As for the content itself, this book cries out for a skilled editor. It is too long and some sections, especially the authors' analysis, could have been cut to make a more readable book. The authors' attempts to imitate Salinger's style are cringe-worthy but fortunately don't dominate the book.
The authors especially go off track in expressing the dubious idea that Salinger's study of Vedanta led him to stop publishing, renounce the world and live a hermit-like existence. The authors seem to think that this is a Vedanta prescription for living. I have been a member of the Vedanta Society for more than a decade and that is not a way of life followed even by the monks, who publish books and travel, give lectures and even have Facebook pages. Being a Vedanta devotee did not stop Christopher Isherwood from living an active gay life in Hollywood while helping translate Vedanta literature, publishing his own novels and memoirs, lecturing at universities and giving press interviews. The SALINGER authors' repeated contention that Vedanta "killed" Salinger's art is just not credible. They misconstrue Vedanta as a monolithic and dogmatic belief system with extreme lifestyle restrictions when it is anything but that. Members of the Vedanta Society as well as monks and nuns are free to follow the spiritual path that resonates with them individually. Anyone who doubts that might want to read Isherwood's MY GURU AND HIS DISCIPLE.
From the many interviews and letters that make up this book, it appears that Salinger did not live the life of a hermit in a cave. He travelled, attended sporting events, corresponded with life-long friends, loved television, and read The New York Times. As several people quoted in the book point out, the myth of Salinger the hermit stemmed mostly from the fact that for many possible reasons, he stopped publishing his stories, avoided press interviews, shunned the New York and L.A. social elite, and wouldn't allow The Catcher in the Rye to be made into a movie. He wasn't a hermit. He was an author who avoided the marketing and media publicity machine that dominates American pop culture.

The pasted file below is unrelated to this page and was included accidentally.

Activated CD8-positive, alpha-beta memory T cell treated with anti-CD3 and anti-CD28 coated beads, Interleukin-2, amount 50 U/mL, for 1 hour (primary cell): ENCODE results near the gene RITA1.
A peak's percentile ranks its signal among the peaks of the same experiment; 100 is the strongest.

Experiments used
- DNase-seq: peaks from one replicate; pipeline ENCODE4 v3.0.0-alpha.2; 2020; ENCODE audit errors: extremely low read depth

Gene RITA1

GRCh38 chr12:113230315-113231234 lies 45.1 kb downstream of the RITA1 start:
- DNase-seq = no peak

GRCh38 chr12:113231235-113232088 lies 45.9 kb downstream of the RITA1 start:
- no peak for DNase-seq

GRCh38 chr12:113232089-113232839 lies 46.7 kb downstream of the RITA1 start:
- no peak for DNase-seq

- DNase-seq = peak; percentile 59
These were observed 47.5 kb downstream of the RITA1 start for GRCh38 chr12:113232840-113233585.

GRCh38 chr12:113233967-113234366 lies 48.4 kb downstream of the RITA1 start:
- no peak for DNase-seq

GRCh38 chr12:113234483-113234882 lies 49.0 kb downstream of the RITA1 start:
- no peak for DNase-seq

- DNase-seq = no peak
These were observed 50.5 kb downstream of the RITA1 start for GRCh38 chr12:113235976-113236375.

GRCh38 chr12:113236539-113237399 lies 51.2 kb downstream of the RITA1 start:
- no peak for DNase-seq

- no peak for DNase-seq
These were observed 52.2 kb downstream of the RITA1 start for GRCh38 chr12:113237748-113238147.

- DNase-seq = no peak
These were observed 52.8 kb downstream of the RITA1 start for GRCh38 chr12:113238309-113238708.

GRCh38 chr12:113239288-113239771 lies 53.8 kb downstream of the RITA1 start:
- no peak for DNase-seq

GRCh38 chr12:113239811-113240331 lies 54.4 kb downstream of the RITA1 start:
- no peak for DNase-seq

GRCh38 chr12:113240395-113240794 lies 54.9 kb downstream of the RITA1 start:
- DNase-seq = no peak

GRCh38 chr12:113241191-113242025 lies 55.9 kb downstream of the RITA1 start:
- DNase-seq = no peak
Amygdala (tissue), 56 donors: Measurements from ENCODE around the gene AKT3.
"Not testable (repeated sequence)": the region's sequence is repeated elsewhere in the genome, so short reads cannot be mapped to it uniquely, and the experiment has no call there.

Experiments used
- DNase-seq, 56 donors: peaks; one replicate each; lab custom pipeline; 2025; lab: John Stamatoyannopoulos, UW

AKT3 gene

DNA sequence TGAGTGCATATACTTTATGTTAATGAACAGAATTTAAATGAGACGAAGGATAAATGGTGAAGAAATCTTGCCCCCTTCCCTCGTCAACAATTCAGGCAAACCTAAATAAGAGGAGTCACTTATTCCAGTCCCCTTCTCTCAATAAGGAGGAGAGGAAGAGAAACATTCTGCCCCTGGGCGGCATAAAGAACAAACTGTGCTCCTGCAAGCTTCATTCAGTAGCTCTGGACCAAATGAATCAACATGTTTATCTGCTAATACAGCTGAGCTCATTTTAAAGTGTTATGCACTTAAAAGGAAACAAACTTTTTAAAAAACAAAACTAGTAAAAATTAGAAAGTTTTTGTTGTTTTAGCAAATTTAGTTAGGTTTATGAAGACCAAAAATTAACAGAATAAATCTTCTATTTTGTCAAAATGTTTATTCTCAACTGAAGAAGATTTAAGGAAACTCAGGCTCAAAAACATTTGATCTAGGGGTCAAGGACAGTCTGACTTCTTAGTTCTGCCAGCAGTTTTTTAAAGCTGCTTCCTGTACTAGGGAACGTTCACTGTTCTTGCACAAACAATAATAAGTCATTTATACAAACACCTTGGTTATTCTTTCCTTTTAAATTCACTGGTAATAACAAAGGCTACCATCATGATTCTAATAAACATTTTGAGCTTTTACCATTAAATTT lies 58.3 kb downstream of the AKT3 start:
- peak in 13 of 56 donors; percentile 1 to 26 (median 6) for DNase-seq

A good biography of Salinger is yet to be written. This is obviously not it. But for those interested in the man and the artist this book contains a lot of very interesting information.
I've been waiting a long time for a good audio version of Hsin Hsin Ming and so I was very happy to discover this excellent overview of this key text in Zen literature. The author does a good job of doing a line-by-line explanation of the poem. I especially appreciated his use of the variety of translations in this commentary. He showed that there is more than one way to interpret the text. As with all things Zen, listeners are free to reach their own conclusions.
I was disappointed in this book. To begin with the title is misleading. A Zen critique of the popular culture's obsession with finding a happy solution to every human problem might have been interesting. But this is a very egocentric book about the author's experience working as a psychoanalyst and a Zen teacher. The stories he tells about his own special experiences fail to demonstrate that he has gained self awareness from his practice of either discipline. He is quick to point out the foibles and failures of past and present Zen teachers and practitioners but it sounds like church gossip. Far from bringing any new perspective to Zen or psychoanalysis the author supports the hierarchical structure that is common to most religions and academies. If I thought the author's views were all there was to Zen, I would want no more to do with it.
Father Martin's meditation on Thomas Merton helped me understand what Merton meant by the false self. It is the self we develop to hide our true self from friends, family and co-workers. It is the social self that attempts to appear hip, slick and cool when none of those things are true. The false self is a road block to finding who you truly are.